#3 Nov. 9th 3:00 pm-4:30 pm

Harmonized Market Transformation

Criteria for world-class sustainable buildings include healthy materials among the building performance benefits. Healthy materials and products are immediately beneficial and unobtrusive. Building owners, architects and green building schemes have acceptance requirements for healthy building products and materials. Building product manufacturers have an array of healthy product standards to choose from as they seek to comply with buyer’s requirements. Healthy product standards vary based on their originator’s founding principles and objectives. Comparing and selecting from among the many standards is sometimes challenging, time consuming and may even delay market transformation. This understanding, a sense of urgency, and willingness to collaborate for the purpose, led to the development of a catalog placing healthy material disclosure and optimization in a functional, searchable library format. This session, Harmonized Market Transformation, reviews the common purpose behind 4 distinct perspectives on the matter of material health and the imperative for market transformation.

Materials Applied Learning Sponsored by

Session #1: Nov. 8th 2:00 pm-3:30 pm

Getting Smart about Sustainable Cities

The cities that are leading the way on sustainability and resiliency are the cities that are most aggressive on innovating to become Smart Cities. This is because they recognize these pathways to be inextricably linked—innovation, sustainability, and resiliency are a necessity for cities to manage growing populations, remain economically competitive, and to advance solutions to global climate change challenges. This session will provide attendees with an overview of what we mean when we say “Smart Cities”, the types of technologies that are being implemented, and how they are a means to achieving sustainability and resiliency goals. How are city governments, institutions, and private sector partners implementing IoT projects to meet community goals? First-hand examples of these efforts will be shared by representatives from the City of Boston and the City of Orlando.

Session #2 Nov. 9th 1:00 pm-2:30 pm

Zero Waste Planning for Universities and Business

Learn how universities and business have planned for and achieved Zero Waste. Hear success stories of universities and business that have developed Zero Waste Plans. Review different approaches for Zero Waste Planning and how architects and designers plan and design for multi-material collection systems. Understand how the U.S. Zero Waste Business Council Zero Waste Facility Scorecard was used to evaluate operations and is used to certify facilities as Zero Waste. Find policies, programs and facilities needed to achieve Zero Waste and resources to plan for Zero Waste, including a typical Scope of Work and Outline for Zero Waste Plans.This is the first year that the U.S. Zero Waste Business Council (USZWBC) will be a new service of GBCI. There will be lots of interest in finding out more about what Zero Waste is, how it’s being practiced, and why GBCI decided to incorporate Zero Waste into its services.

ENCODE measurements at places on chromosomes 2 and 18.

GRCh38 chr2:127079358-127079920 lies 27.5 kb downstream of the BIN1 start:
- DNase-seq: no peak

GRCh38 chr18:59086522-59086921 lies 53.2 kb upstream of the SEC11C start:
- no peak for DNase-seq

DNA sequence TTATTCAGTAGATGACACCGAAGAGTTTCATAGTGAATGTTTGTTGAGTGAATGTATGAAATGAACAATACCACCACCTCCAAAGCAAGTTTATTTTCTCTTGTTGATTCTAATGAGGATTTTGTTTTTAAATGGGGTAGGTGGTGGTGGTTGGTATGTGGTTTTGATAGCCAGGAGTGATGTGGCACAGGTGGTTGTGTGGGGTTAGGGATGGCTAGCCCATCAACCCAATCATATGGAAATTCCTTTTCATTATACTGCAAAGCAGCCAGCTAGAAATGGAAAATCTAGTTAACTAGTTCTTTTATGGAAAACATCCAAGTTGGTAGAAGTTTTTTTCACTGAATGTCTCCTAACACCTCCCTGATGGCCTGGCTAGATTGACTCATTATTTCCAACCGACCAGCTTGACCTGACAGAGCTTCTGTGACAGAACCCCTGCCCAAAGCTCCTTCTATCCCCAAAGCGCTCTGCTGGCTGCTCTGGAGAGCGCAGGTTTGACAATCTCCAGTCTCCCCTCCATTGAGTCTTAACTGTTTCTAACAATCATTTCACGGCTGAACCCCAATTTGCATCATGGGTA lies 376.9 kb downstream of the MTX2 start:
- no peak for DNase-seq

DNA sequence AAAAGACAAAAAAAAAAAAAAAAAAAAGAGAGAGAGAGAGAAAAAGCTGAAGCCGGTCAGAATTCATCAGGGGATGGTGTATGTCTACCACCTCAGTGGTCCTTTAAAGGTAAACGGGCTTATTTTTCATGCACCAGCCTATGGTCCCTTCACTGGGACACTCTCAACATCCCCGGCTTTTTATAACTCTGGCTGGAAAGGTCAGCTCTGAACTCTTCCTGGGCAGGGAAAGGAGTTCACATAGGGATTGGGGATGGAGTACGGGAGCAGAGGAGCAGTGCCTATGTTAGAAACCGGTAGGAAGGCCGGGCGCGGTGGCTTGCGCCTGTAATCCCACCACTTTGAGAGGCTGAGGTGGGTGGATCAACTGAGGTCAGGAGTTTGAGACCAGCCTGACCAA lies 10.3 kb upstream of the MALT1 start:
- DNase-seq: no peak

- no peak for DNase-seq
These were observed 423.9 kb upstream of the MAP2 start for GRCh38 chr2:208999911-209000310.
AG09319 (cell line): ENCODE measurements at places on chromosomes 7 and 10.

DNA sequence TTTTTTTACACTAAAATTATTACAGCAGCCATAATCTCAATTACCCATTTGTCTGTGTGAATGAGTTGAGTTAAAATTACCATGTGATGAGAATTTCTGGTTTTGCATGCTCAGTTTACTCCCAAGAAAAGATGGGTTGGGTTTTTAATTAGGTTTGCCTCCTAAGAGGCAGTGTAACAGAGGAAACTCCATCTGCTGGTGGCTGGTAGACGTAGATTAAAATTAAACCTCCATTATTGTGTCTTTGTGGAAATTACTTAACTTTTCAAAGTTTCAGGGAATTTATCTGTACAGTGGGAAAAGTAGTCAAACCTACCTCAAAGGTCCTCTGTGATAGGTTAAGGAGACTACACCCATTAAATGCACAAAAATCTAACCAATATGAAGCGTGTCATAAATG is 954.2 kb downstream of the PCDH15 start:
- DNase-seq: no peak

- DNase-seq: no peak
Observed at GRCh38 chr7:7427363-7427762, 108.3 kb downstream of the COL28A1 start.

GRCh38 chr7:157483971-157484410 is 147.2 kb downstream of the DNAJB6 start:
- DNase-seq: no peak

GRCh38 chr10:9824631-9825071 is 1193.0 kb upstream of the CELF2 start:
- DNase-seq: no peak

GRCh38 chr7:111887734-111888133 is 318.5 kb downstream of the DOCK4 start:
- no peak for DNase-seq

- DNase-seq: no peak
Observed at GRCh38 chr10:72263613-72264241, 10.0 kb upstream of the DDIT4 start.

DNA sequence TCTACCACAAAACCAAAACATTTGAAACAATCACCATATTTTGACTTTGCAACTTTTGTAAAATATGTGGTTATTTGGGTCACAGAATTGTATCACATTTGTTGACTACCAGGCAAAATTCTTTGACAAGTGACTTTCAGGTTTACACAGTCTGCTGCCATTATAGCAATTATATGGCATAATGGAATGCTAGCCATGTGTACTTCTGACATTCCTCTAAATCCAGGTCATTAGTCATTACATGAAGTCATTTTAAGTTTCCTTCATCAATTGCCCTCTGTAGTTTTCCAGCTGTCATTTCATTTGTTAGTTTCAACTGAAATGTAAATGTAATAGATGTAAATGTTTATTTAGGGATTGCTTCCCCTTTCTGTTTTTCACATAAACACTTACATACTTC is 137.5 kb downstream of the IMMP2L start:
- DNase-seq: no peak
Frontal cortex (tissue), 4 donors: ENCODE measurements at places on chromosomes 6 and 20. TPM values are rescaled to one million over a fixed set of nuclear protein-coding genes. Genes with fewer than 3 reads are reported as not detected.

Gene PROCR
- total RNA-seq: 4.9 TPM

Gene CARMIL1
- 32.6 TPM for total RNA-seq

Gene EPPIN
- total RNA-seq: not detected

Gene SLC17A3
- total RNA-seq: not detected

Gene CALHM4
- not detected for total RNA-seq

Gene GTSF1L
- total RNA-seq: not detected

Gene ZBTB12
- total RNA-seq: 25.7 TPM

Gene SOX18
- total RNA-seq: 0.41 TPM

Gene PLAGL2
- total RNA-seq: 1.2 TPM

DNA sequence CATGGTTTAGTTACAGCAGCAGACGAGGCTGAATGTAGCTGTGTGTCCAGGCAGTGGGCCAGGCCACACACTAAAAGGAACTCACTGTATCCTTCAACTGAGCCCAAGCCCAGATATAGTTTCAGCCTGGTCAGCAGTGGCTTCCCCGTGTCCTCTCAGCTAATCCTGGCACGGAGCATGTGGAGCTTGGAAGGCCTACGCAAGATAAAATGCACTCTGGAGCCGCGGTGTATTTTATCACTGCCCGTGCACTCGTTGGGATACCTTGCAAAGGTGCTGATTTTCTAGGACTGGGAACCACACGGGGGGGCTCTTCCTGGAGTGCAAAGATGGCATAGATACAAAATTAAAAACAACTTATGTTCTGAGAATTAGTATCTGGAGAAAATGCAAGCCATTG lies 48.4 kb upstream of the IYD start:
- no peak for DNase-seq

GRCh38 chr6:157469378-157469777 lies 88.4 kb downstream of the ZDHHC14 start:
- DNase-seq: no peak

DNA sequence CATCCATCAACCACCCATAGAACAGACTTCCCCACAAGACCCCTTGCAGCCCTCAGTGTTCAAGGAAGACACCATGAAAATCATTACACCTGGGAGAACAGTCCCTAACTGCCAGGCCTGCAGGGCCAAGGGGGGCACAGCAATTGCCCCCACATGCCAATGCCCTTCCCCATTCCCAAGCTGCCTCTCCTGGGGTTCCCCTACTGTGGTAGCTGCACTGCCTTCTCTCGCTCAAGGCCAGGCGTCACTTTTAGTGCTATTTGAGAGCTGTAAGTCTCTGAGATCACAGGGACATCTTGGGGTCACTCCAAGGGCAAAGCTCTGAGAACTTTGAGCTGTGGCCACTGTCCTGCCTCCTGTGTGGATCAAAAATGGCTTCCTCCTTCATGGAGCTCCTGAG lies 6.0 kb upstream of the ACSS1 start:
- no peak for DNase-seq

Session #3 Nov. 9th 3:00 pm-4:30 pm

Creating a Statewide Benchmarking Program from A to Z

The recent passage of California AB 802 is a national game changer with regard to benchmarking, collection, and use of building performance data to improve energy efficiency. Assembly Bill 802 (Williams), signed into law in October 2015, requires the Energy Commission to create a benchmarking program through which building owners of commercial and multifamily buildings above 50,000 square feet will publicly report annualized benchmarking metrics, “which enables understanding of a building’s energy usage for improved building management and investment decisions.” This session will break down what it takes to launch a large-scale benchmarking program from data access through to transparency, examine the policy and infrastructure barriers that need to be addressed, discuss proven strategies for outreach and training, and share lessons learned from California’s first year in developing a statewide policy and program. Finally, we will look into the future and discuss how California hopes to use benchmarking to accelerate Zero Net Energy and meet its goals to double energy efficiency in buildings by 2030.

Net Zero Applied Learning Sponsored by

Session #1: Nov. 8th 2:00 pm-3:30 pm

Occupant Aware Buildings, or Building Aware Occupants?

As occupants have the opportunity to be more aware about buildings, buildings are poised to be more aware of us. The idea of smart buildings within smart cities, of making sense of big data collected from new information conduits exploding on the scene through the internet of things, of thousands of cheaper and better sensors, creates a powerful new paradigm that is promising to improve our lives through increased convenience and comfort, and improved productivity. This ideally would happen in an environmentally more sustainable manner and be fully adaptable to people’s ever-changing requirements. Knowing when and where we are -- how we work and inhabit spaces -- can also lead to better utilized, more efficient space designs. Does this mean ultimately your building may know more about you than you are comfortable with, even though you are more comfortable in your building? Is the next generation of high performance only possible at the expense of personal privacy? Can we count on this additional layer of systems complexity to be reliable, affordable, maintainable and secure over time? Join us, and let's decide!